Chiang Mai residents
enjoyed the opening game of the World Cup 2010
at Chidlom Restaurant at
JJ Market. World Cup fever has swept across
Chiang Mai as people flocked
to their favorite bars, pubs and restaurants
to watch the match. The
opening game saw South Africa draw 1-1 against
Mexico in the first ever
World Cup to be held in Africa.
Johannesburg (AP) - South African celebrations
weren’t muted in any way by Mexico’s late equalizer as the hosts opened
the World Cup with a 1-1 draw last Friday that ended years of debate
over whether Africa would be ready in time to stage football’s marquee
The mood was tempered earlier in the day when news
emerged that anti-apartheid leader Nelson Mandela’s great granddaughter
was killed in a car accident on the eve of the tournament, sending the
family into shock and mourning.
But as the sun rose over Johannesburg, so did the
mood in the fan zones, downtown streets and dusty lanes, where the
revelry and the gridlock started many hours before kick-off, despite the
South Africa fans blow vuvuzelas following
their teams 1-1
draw with group rivals Mexico. (AP Photo/Hassan Ammar)
Vuvuzela horns blared in Soccer City and across the
nation and people danced in the streets, long before Siphiwe
Tshabalala’s stunning goal in the 55th minute gave South Africa the lead
over Mexico. Rafael Marquez’s equalizer in the 79th only briefly
silenced the 84,490-strong crowd in the main stadium.
The crowd erupted when Katlego Mphela hit the near
post in the 90th minute after getting clear of two markers, giving the
game the climax it warranted: South Africa were only millimeters from
victory in the first World Cup match on African soil, but Mexico earned
a deserved draw.
“I believe the ice has been broken ... and I believe
in the next match we will be even more confident,” South Africa coach
Carlos Alberto Parreira said. “We could easily have won the game. All in
all at the end a draw is a fair result.
“We are still in the competition. This group is very
At the end of the day, all four teams in Group A have
one point after France and Uruguay played out a comparatively dull
Local organizing committee chief Danny Jordaan he
couldn’t have asked for me.
“A capacity stadium, a host nation with a will to win,
an incredible atmosphere and spectacular football,” Jordaan said. “It is
just fantastic that the first goal of Africa’s first World Cup went to
South Africa, we really couldn’t have written a better script.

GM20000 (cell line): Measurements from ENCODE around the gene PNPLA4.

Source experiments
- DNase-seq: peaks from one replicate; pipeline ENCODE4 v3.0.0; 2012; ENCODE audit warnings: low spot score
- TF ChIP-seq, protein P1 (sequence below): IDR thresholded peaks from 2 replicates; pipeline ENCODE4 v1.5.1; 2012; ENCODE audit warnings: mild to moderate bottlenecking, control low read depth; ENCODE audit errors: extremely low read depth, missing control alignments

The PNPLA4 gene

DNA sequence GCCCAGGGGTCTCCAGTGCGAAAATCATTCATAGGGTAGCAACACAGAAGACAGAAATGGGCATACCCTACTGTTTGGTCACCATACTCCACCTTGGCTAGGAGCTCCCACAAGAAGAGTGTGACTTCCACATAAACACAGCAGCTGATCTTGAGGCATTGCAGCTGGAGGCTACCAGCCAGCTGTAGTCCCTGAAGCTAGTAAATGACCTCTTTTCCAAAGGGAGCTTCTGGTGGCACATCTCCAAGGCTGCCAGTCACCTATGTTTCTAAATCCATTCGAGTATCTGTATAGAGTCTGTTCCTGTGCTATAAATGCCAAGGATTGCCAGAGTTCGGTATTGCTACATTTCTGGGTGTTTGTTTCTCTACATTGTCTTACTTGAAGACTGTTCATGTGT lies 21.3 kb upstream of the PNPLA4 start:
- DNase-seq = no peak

Showing their support for the
World Cup 2010, PR girls stroll through
Chiang Mai’s JJ Market on the
night of the opening match, Thursday, June 11.
“Today we have established a template for every city
and every town across South Africa to celebrate this World Cup.”
There was plenty of hype around France’s first Group
A match against Uruguay in Cape Town, but it didn’t deliver much in the
way of excitement.
France winger Franck Ribery and Uruguay striker Diego
Forlan showed flashes of their potential, but the fear of losing the
opening game stifled offensive tactics for much of the match.
An early goalmouth miss from France forward Sidney
Govou and excellent save from Uruguay goalkeeper Fernando Muslera left
Group A as wide open as possible.
While the loud, constant horn blowing has been a
feature of South African football revelry, the national team’s
goalkeeper Itumeleng Khune was among the few who thought it wasn’t quite
“I’m disappointed that we didn’t blow a lot of
vuvuzelas, but let’s hopes in the next game we’ll blow more,” Khune
said. “There were not enough. It was more like a Mexico home game.
“Our advantage should have been the 12th player — the
supporters blowing those vuvuzelas,” Khune said. “Let’s hope in the next
game there will be more.”
The 91-year-old Mandela, who had campaigned to bring
the World Cup to his nation despite skepticism it could be pulled off,
mourned with his family and opted not to attend the match or the
colorful opening ceremony that preceded it.
Mandela and his family “are torn up by the passing
away of the child,” Nelson Mandela Foundation spokesman Sello Hatang
said. Mandela would be at the ceremony in spirit, he added.
The former president’s ex-wife, Winnie Madikizela-Mandela,
and her two daughters, were at Soccer City. She was treated in hospital
for shock hours earlier after being told of the death of Zenani Mandela.
FIFA president Sepp Blatter wrote to Mandela,
describing the girl’s death as “unspeakably tragic.” Mandela will “be
with us in spirit for which we are incredibly grateful,” Blatter said,
calling him a “most precious friend.”
The male driver involved in the one-car crash was
charged with drunk driving, Johannesburg police spokeswoman Edna
Mamonyane said. The man could also face homicide charges, she said.
Police “found that he was drunk,” Mamonyane said. “He
lost control of the vehicle and it collided with a barricade.”
Mexico goalkeeper Oscar Perez, right, fails to
block the opening goal by South Africa’s Siphiwe Tshabalala, second from
left, during the World Cup Group A match between South Africa and Mexico
at Soccer City in Johannesburg on Friday, June 11. (AP Photo/Martin